It's May. Time to take off your shoes.
May 1 was a day we all looked forward to when I was a little linthead growing up in Porterdale, because May 1 was the day we could officially go barefoot, without fear of having to go cut a switch if we got caught. The temperature, understand, had nothing to do with the matter. It could be 87 degrees on the last day of April and it didn't matter. We had to keep our shoes on -- even if we had outgrown them by two sizes over the winter. May 1? It could be blackberry winter and 48 degrees. Those shoes were coming off.
My youngest child, Jenna, seldom wears shoes. I think she inherited a hillbilly gene somewhere. Other than her, I don't know many people who go barefoot anymore, of any age.
Going barefoot in Porterdale was a perilous proposition back in the 1950s. Porterdale was the sandspur capital of the world back in those days. Funny. I don't think a single one of my children -- not even Jenna -- has ever stepped on a sandspur. Sitting on the ground picking sandspurs out of your feet was an everyday occurrence when I was a child.
Another malady that was part of the territory that we explored sans shoes was the stubbed toe. We would be running like the wind one moment and sitting on the sidewalk trying to hold our skin in place the next. Nothing hurts worse than a class-one stubbed toe -- unless it's having your mama "clean up" a stubbed toe with peroxide and painting it with "red medicine," which could be Mercurochrome or Merthiolate. That stuff burned so bad it would make a preacher cuss -- of any denomination.
I think red medicine went the way of castor oil. People don't seem to use it much anymore. Maybe we should. Maybe that's when we started getting so much meanness in the world, when kids stopped being raised with Merthiolate and castor oil. Just a notion.
Hot pavement was something else we had to contend with when we all went barefoot all summer. Porterdale, Ga., might not have been the hottest place on Earth in the summer, but it had to have been amongst them, and that pavement would get scalding hot. Sometimes we just had to walk on it. Every kid from my generation has had their soles burned more than once -- which is considerably better than having your "souls" burn -- but painful nonetheless.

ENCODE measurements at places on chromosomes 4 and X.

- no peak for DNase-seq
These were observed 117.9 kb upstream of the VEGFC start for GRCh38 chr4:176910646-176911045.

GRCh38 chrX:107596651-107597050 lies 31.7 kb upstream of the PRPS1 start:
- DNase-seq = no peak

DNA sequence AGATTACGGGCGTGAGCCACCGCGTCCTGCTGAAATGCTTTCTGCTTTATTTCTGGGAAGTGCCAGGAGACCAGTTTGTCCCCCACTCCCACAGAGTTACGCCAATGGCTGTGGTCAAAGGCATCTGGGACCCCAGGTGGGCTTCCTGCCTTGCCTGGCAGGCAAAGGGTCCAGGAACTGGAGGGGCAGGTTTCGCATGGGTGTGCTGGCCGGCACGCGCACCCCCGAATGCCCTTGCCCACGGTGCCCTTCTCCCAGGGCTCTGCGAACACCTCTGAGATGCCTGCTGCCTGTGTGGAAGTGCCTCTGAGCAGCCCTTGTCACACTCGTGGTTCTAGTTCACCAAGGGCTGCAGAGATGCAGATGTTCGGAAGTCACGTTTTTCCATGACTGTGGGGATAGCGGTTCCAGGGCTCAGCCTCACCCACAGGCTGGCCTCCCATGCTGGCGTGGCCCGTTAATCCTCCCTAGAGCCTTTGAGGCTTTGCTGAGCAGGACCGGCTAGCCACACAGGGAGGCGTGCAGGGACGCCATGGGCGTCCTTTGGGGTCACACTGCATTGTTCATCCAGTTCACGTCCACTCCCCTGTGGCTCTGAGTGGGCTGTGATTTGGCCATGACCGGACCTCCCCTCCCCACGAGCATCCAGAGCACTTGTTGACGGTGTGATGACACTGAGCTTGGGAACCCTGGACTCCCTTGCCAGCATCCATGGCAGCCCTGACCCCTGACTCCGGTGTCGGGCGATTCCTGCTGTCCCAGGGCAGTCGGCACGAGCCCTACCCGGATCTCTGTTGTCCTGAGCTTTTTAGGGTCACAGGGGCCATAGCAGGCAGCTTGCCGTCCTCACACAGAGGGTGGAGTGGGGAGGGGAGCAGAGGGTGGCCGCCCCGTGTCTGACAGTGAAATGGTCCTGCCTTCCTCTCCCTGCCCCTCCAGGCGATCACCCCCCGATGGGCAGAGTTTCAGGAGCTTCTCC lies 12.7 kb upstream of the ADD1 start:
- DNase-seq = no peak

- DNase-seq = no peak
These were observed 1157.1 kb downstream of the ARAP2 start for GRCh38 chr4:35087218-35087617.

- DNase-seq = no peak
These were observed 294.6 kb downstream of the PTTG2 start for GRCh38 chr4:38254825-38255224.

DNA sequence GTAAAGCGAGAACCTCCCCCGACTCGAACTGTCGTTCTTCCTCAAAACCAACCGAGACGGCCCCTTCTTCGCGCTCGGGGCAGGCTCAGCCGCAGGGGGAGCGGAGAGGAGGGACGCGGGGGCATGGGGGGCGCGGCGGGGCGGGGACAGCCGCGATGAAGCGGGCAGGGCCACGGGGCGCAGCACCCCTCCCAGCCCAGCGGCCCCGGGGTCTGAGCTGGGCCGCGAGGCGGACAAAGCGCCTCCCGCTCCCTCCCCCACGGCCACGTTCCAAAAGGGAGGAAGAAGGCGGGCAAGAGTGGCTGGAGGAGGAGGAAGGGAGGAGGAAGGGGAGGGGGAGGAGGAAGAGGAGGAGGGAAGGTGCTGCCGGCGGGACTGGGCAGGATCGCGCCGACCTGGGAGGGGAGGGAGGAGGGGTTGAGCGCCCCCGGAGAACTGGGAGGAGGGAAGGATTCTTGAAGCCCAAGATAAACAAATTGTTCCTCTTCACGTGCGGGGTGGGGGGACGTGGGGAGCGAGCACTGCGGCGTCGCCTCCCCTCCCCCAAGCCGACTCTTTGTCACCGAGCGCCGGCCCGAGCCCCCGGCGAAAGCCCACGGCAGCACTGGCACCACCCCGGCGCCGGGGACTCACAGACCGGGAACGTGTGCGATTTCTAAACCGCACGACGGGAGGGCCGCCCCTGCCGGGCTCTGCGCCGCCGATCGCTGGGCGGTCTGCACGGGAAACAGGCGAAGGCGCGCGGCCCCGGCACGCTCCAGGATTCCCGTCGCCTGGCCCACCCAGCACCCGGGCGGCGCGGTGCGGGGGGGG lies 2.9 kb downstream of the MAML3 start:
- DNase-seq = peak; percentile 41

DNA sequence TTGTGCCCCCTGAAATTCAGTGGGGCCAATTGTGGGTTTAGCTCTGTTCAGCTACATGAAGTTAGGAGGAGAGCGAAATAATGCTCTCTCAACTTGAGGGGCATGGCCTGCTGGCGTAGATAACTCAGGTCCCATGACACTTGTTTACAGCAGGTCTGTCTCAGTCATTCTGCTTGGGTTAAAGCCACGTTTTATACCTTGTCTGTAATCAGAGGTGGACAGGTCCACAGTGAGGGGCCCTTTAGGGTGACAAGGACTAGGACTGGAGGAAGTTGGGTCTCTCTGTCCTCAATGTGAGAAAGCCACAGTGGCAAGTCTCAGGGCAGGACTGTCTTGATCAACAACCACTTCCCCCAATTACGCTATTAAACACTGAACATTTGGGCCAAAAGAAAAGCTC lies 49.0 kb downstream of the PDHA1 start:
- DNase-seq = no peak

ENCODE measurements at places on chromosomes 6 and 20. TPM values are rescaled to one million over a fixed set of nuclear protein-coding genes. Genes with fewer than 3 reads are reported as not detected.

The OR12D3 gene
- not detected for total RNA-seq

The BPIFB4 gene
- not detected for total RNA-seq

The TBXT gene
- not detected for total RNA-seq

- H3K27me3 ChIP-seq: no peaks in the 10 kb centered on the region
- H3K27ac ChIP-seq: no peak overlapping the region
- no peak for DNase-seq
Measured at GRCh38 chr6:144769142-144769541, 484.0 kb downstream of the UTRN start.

Sometimes it would get so hot that the volunteer fire department would open a hydrant for the kids to play in. We had a world-class pool we could swim in every afternoon, understand, and the Yellow River ran right through the center of town -- but nothing beat the novelty of getting to play in the powerful spray of an open fire hydrant.
Another inherent danger of going barefoot in Porterdale was due to the rather large population of stray dogs running around the town. I doubt that my children have ever had to deal with dog poop between their toes, any more than they have had to deal with sandspurs -- but I have. The worst part of stepping in a dog pile was the ridicule you would get from the other kids. Nobody ever teased anybody about their clothes or their possessions or their physical disabilities and shortcomings, but stepping in a fresh pile of dog droppings was fair game anywhere in the village.
Those were the days. I suppose that here in the 21st century the first day of May means that kids start pestering their parents for a new pair of hundred-dollar sneakers. I think I prefer the '50s I grew up in.
It's really funny, thinking back, about what a wonderful childhood I had. The television had three channels. The telephone was connected to the wall by a wire, and we shared a line with three families. There were no computers, no video games, no CDs, MP3s, DVDs or DVRs. But there was an awful lot of F-U-N and we created it for ourselves, through imagination.
All we needed was a taped-up baseball and an oft-broken bat, held together by tacks and electrical tape and we could all be Mickey Mantle all day long, without needing umpires or scoreboards or adults who thought they were Casey Stengel messing up our games.
All we needed was a can, a pole and a worm and we could fish all morning, and if we never caught anything, we didn't really care.
Discarded lawnmower wheels and a few pieces of boards were all we needed to create "race cars" that would roll like the wind down our paved back alleys. And we could build a fort or a hut or a clubhouse out of old boards and cardboard -- and stay happy doing it for days.
And we could go barefoot on May 1, whether the weather was suitable or not.
Dickens can have the worst of times. Porterdale in the 1950s was the best of times.
Darrell Huckaby is a local educator and author. Email him at email@example.com. For past columns, visit www.rockdalecitizen.com or www.newtoncitizen.com.